Wheat: Looking Towards the 2019-2020 Marketing Year

Dr. Todd D. Davis—Extension Grain Marketing Specialist
From the April 22, 2019 Wheat Science Newsletter

The end of the 2018-19 wheat marketing-year is quickly approaching so this article will provide a few comments about the old-crop wheat and set the groundwork for the new crop balance sheet and the supply and demand factors affecting the U.S. marketing year average price.

Preparing for 2019-2020

The March 31 Prospective Plantings report projects wheat planted area to decline to 45.8 million acres, which is the smallest area seeded on record (going back to 1919). The inclement weather last fall hampered seeding. Profitability signals also shifted wheat to other crops across the Plains states. The total wheat area is projected to decline by over 2 million acres with 58% of the reduction occurring in Kansas (-700 thousand acres), Montana (-310 thousand acres), and North Dakota (-195 thousand acres). The reduction in planted area is needed by the market to help keep the level of stocks from increasing to a more burdensome level.

The 2019 wheat crop has emerged from dormancy in much better condition than last year’s crop. About 60 percent of the U.S. crop is rated in good or excellent condition in the weekly Crop Progress report as compared to is 31 percent for the 2018 crop for the same week. If this continues, a better than average yield could reduce the benefit of reduced planted area and provide a larger than expected crop.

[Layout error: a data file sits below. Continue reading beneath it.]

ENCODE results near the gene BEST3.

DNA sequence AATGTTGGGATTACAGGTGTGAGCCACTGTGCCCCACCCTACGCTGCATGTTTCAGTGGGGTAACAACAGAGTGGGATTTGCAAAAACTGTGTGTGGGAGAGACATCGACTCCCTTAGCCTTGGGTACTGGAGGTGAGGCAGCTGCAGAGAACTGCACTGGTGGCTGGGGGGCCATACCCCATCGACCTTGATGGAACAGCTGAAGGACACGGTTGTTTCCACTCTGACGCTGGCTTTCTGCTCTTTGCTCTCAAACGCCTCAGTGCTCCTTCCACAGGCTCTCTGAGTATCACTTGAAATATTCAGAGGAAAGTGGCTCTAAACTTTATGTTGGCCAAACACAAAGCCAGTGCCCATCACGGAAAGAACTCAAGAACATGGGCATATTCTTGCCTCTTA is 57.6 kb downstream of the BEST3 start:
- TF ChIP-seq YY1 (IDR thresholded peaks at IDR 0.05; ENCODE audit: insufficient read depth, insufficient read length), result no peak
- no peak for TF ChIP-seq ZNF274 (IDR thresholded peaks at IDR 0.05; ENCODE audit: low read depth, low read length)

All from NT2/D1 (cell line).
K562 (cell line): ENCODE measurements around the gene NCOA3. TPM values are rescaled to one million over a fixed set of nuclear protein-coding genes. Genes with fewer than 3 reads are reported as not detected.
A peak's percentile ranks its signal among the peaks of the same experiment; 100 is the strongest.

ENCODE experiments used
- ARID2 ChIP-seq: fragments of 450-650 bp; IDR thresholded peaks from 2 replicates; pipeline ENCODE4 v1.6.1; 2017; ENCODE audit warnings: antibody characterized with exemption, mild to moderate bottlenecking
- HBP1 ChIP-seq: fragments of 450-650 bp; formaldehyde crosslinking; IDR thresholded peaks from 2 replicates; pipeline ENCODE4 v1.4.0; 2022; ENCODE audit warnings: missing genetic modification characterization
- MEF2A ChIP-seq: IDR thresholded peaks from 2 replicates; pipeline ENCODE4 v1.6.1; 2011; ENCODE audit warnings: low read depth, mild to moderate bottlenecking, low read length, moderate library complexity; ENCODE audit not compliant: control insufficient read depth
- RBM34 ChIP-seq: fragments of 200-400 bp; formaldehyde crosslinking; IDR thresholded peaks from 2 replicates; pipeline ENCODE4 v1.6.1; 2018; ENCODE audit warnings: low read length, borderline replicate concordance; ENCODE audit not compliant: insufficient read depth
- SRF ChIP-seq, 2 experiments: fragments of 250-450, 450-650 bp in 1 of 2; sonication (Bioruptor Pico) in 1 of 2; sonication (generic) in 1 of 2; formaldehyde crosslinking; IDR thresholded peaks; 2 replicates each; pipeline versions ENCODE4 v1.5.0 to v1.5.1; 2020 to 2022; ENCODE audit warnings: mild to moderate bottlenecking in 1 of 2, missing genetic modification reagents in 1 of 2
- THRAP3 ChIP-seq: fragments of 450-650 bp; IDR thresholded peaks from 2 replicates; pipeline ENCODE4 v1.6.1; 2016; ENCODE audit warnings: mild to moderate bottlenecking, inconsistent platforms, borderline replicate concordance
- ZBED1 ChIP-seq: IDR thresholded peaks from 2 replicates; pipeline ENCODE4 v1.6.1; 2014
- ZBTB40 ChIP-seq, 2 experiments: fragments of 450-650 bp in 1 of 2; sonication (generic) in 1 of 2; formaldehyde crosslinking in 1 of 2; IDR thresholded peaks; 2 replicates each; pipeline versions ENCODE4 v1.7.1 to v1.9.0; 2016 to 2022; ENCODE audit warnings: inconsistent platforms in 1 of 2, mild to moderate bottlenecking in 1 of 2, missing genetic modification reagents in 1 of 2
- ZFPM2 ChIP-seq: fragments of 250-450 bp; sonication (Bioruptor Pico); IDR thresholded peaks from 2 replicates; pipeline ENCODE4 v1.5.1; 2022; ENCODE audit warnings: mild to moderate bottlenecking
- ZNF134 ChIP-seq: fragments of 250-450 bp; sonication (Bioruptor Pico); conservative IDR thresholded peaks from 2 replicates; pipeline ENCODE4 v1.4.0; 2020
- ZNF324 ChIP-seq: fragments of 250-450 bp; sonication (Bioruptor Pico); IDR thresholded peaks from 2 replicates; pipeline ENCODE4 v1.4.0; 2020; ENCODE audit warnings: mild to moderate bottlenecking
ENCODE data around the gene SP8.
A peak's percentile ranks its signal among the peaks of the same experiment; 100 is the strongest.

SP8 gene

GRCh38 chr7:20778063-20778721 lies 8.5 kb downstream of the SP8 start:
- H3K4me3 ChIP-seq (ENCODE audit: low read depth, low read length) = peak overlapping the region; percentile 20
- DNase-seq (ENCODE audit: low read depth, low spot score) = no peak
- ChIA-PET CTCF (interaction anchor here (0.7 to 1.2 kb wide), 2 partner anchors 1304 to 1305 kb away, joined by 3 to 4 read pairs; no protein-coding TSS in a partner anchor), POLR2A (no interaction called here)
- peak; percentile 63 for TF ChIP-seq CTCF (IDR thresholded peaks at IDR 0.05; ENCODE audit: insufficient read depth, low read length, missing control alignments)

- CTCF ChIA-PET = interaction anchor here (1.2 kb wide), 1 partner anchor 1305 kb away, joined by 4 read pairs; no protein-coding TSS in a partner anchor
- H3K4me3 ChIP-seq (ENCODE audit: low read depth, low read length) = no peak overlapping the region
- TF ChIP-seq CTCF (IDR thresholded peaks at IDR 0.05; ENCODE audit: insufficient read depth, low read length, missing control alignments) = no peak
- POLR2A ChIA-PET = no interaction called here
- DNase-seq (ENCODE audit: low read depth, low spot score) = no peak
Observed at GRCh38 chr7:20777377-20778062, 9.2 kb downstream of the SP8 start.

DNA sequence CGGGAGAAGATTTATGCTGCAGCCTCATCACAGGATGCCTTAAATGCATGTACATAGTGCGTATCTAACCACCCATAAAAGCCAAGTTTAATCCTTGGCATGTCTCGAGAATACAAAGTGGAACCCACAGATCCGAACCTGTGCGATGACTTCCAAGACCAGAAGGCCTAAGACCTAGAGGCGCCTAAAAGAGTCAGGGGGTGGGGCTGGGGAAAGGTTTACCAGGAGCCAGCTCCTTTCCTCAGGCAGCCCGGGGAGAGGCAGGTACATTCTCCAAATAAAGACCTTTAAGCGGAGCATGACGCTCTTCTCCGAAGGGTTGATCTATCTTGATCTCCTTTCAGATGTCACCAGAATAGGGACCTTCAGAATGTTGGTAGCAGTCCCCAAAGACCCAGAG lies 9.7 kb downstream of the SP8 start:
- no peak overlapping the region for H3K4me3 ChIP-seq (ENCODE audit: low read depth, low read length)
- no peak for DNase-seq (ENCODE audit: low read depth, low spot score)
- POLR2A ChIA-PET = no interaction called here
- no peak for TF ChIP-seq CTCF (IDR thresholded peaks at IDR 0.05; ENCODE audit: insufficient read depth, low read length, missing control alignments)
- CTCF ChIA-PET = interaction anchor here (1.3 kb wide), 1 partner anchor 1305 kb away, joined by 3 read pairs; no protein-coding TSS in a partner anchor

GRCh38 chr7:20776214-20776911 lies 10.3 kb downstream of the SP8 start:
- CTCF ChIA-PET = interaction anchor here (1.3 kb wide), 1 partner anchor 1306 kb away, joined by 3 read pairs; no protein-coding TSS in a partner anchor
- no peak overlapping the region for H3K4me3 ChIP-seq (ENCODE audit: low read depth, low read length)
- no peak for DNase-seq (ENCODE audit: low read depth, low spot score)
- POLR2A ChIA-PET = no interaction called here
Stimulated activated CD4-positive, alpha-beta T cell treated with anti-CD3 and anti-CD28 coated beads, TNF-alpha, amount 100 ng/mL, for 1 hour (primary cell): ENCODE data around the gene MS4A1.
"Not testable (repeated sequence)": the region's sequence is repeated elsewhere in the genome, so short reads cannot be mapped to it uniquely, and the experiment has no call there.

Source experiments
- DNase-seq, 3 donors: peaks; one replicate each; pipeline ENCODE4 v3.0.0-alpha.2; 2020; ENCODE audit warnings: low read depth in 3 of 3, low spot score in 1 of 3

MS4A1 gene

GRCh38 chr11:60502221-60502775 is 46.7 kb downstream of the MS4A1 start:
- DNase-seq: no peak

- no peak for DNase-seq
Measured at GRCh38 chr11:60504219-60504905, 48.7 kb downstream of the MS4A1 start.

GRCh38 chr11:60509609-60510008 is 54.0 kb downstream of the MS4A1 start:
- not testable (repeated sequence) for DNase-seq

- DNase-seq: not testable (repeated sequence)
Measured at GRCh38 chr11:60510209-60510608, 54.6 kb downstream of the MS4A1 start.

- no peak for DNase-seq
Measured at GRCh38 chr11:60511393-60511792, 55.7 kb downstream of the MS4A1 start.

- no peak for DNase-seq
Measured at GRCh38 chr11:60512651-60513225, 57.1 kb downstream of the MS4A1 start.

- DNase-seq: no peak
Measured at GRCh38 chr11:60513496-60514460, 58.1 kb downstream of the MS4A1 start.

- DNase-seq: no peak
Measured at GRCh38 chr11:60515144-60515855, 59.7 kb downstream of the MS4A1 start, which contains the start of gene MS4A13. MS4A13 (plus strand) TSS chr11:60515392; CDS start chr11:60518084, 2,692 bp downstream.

Table 1 provides a sensitivity analysis of the impact of various yield and demand levels for the 2019-20 marketing year. The balance sheet assumes the prospective plantings acreage with an average abandonment from the previous four years. The balance sheet assumes a trend yield of 48 bushels/acre with a sensitivity of 4 bushels lower and higher.

The demand projections are from the April 2019 projections from the Food and Agricultural Policy Institute (FAPRI) at the University of Missouri. The FAPRI projections are for a slight increase in use to 2.1 billion bushels (Table 1).

Table 1 shows that if trend yields are harvested coupled with a slight increase in use, ending stocks could decline below 1 billion bushels. The reduction in the stocks-to-use ratio would support a higher U.S. marketing-year average farm price. A larger than average yield could potentially increase stocks to 1.1 billion bushels and push prices lower to $5.10 per bushel.

The constant risk for the wheat market is total demand, so the impact of use declining in 2019-20 to 1.98 billion bushels is shown in Table 1. This analysis assumes the same demand as the 2017-18 marketing year. An above-trend yield coupled with reduced demand could increase ending stocks to 1.26 billion bushels. The increased stocks-to-use ratio of 64% would limit price potential. The projected U.S. marketing-year average price in this scenario is $4.90 per bushel.

Keep an Eye on the Markets

Do not forget to monitor the grain markets while you are planting corn and soybeans and harvesting wheat. The markets tend to react to weather in this busy season, so take a few minutes to evaluate if there is an opportunity to lock in a price for wheat, soy-beans or corn. Consider using commodity futures to manage price risk and provide a broader window to market your crops.